Engaging customers: In today's digital landscape, organizations are constantly seeking new channels to engage with customers, such as mobile or website platforms. Application rationalization plays a crucial role in identifying which applications can be leveraged or modernized to create these new channels, ensuring that the organization's digital presence remains up-to-date and competitive.

Application Rationalization Challenges

Application rationalization, while offering numerous benefits, also comes with several challenges that organizations need to overcome for successful implementation:

Engagement with business stakeholders: One key challenge is ensuring active engagement and collaboration between IT and business stakeholders. It is crucial to understand business priorities, objectives, and requirements to make informed decisions about application rationalization. Lack of communication can lead to misaligned goals and hinder the overall success of the process.

Shadow IT and redundant applications: The presence of shadow IT, where employees use unauthorized applications, can complicate the rationalization process. Identifying and addressing these applications is essential to prevent duplication, security risks, and inefficiencies. Additionally, organizations may find it difficult to identify redundant applications, as they may have overlapping functionalities or dependencies.

Budgeting and prioritization: Rationalization efforts often face budget constraints, which can impact the prioritization of applications for migration, modernization, or retirement. Allocating resources effectively while balancing the need for innovation, maintenance, and security can be challenging.

Reluctance due to unsuccessful prior attempts: Organizations that have previously attempted application rationalization without success may be reluctant to undertake the process again. This reluctance can stem from a lack of clear objectives, insufficient stakeholder engagement, or inadequate resources allocated to the rationalization efforts.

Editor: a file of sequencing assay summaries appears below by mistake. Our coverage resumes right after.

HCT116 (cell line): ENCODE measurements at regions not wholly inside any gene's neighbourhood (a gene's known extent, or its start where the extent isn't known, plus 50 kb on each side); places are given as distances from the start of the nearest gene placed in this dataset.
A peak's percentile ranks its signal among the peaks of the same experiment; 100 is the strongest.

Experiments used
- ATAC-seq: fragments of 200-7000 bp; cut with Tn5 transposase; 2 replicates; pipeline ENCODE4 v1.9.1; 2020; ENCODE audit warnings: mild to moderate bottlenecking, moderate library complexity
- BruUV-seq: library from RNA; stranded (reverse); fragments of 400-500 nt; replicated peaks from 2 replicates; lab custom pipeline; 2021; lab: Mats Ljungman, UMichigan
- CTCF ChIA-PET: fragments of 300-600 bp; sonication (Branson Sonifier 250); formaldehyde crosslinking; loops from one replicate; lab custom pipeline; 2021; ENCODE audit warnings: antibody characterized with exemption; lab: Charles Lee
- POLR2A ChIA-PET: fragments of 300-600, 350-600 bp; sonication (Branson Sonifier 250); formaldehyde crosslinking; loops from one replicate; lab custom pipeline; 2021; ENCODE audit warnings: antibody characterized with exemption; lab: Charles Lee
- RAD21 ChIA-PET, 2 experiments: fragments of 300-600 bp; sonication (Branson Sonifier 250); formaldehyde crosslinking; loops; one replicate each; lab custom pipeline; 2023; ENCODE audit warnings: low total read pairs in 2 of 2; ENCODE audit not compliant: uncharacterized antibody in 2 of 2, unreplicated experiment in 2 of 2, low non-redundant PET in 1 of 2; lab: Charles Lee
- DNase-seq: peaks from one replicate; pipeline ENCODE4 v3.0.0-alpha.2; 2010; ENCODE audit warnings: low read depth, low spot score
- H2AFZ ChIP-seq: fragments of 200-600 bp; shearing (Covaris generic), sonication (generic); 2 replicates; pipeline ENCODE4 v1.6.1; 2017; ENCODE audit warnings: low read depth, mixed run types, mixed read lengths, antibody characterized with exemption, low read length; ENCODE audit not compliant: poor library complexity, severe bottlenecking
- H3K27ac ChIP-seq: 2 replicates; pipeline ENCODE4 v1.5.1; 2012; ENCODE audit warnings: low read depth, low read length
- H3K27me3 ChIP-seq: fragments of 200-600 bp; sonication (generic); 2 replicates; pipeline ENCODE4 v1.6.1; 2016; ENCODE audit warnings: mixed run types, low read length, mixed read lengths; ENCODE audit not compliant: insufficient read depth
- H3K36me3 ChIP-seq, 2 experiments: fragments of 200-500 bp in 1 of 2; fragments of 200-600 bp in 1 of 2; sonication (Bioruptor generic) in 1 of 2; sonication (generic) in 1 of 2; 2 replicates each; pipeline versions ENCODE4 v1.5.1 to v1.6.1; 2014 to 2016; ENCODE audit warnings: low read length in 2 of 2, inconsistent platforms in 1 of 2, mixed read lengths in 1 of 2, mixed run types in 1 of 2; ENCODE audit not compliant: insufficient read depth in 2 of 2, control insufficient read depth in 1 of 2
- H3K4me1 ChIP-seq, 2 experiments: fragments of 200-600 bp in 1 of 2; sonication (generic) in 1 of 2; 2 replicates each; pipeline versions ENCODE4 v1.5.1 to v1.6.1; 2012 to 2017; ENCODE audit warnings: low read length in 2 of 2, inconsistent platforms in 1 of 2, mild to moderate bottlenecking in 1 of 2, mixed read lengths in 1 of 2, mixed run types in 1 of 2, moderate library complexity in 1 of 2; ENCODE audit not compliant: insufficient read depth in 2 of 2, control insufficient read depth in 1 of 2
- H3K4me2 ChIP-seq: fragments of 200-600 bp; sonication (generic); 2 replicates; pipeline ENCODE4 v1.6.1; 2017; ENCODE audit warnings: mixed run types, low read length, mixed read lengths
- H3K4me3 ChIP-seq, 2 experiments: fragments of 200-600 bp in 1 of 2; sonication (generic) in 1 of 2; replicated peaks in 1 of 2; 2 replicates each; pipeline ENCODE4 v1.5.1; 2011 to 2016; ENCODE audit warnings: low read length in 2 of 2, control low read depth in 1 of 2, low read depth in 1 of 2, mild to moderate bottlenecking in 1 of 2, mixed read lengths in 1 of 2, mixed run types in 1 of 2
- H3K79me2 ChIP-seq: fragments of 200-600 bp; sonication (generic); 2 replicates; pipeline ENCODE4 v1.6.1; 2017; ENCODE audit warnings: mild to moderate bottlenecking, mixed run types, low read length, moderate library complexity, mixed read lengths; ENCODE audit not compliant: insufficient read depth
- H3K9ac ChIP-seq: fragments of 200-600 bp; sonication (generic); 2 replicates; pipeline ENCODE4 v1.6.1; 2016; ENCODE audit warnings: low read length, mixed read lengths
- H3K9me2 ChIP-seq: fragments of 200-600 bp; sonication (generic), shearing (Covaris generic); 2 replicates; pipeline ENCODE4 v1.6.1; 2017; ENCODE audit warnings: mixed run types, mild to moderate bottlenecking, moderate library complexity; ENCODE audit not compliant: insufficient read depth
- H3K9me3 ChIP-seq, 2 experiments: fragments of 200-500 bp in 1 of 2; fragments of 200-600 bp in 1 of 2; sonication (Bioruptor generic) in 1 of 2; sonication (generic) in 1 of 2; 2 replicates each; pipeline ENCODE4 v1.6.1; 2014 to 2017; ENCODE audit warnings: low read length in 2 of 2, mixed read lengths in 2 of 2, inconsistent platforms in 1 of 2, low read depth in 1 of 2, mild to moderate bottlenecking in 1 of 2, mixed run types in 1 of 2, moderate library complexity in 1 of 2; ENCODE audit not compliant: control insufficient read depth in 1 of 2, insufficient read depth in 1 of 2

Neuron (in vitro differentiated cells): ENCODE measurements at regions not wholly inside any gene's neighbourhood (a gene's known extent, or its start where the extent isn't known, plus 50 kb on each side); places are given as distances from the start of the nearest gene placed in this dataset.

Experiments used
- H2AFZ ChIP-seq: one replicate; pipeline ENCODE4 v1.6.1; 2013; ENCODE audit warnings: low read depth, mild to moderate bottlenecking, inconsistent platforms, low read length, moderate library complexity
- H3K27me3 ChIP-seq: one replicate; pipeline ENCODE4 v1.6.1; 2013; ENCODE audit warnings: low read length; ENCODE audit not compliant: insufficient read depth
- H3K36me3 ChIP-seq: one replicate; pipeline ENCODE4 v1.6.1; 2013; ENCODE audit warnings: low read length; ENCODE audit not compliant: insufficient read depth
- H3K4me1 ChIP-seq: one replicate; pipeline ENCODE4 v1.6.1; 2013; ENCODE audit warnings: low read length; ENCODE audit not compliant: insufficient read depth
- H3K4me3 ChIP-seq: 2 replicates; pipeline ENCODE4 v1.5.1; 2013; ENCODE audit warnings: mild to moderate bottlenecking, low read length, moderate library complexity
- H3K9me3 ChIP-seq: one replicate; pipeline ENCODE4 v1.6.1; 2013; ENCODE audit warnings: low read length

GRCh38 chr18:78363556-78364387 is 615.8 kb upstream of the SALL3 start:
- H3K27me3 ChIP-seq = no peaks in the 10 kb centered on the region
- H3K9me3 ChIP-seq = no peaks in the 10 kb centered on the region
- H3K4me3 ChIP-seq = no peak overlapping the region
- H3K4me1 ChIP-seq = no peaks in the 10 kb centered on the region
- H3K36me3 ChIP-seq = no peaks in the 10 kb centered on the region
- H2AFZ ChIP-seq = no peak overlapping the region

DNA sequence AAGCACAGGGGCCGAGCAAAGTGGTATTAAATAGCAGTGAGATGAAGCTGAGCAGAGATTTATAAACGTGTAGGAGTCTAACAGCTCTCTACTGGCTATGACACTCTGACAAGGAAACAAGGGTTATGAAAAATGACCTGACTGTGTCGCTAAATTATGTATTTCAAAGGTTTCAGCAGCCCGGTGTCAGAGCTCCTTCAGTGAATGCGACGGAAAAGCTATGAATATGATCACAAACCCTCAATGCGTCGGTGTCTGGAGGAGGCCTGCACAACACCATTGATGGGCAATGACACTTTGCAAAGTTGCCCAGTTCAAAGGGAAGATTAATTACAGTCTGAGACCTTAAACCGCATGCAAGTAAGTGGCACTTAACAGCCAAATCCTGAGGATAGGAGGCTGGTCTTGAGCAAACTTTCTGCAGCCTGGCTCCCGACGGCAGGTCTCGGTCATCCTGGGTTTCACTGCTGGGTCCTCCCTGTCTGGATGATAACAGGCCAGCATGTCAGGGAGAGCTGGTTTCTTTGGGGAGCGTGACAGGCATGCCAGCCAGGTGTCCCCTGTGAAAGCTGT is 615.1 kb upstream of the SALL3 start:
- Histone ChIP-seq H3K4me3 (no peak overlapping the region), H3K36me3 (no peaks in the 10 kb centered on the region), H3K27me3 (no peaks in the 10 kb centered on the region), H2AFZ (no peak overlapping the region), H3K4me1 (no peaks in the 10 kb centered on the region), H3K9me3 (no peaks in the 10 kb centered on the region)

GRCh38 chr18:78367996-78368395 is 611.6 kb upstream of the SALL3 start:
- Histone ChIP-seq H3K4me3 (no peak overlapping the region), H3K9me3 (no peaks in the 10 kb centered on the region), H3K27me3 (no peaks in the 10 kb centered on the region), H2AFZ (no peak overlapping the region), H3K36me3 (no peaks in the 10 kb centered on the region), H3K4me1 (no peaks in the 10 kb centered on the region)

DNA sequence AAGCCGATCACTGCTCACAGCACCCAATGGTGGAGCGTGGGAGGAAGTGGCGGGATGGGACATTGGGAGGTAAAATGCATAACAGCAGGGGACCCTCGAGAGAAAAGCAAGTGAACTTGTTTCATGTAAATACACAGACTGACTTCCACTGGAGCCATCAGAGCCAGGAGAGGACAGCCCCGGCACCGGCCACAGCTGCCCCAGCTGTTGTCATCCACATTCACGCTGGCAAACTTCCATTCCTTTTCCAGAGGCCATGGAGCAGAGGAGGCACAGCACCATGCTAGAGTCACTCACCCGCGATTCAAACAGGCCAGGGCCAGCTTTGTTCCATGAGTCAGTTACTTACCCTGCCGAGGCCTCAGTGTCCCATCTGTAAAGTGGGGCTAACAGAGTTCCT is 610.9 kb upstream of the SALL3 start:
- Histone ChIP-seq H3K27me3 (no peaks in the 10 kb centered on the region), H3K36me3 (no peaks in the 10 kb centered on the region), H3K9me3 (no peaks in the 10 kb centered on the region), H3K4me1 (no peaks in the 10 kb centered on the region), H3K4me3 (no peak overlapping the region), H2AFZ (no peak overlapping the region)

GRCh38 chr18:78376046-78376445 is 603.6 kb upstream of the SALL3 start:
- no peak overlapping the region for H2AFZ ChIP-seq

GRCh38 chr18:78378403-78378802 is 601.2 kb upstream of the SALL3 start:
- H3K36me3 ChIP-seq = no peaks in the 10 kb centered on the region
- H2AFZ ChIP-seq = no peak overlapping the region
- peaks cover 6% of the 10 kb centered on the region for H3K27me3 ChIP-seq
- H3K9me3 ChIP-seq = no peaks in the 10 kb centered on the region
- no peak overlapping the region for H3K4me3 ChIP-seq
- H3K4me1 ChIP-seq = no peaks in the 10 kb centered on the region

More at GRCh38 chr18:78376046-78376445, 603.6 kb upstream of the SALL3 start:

Steps for Successful Application Rationalization

Assessing the application landscape and enabling successful rationalization involves a systematic approach. The following steps can help organizations gain a comprehensive understanding of their application portfolio and make informed rationalization decisions:

  1. Listing the applications: The first step is to create an inventory of all applications currently in use within the organization. This includes not only officially sanctioned applications but also those that may be part of shadow IT. The inventory should document essential information such as application names, versions, vendors, and functional descriptions.

  2. Identifying application owners: Each application should have a designated owner, typically a business stakeholder, responsible for its functionality, performance, and management. Identifying these owners is crucial, as they will provide insights into application usage, business value, and alignment with organizational goals.

  3. Determining application lifecycles: Assess the lifecycle stage of each application, considering factors such as age, support status, and compatibility with current and future technology. This information will help organizations identify which applications need to be modernized, replaced, or retired.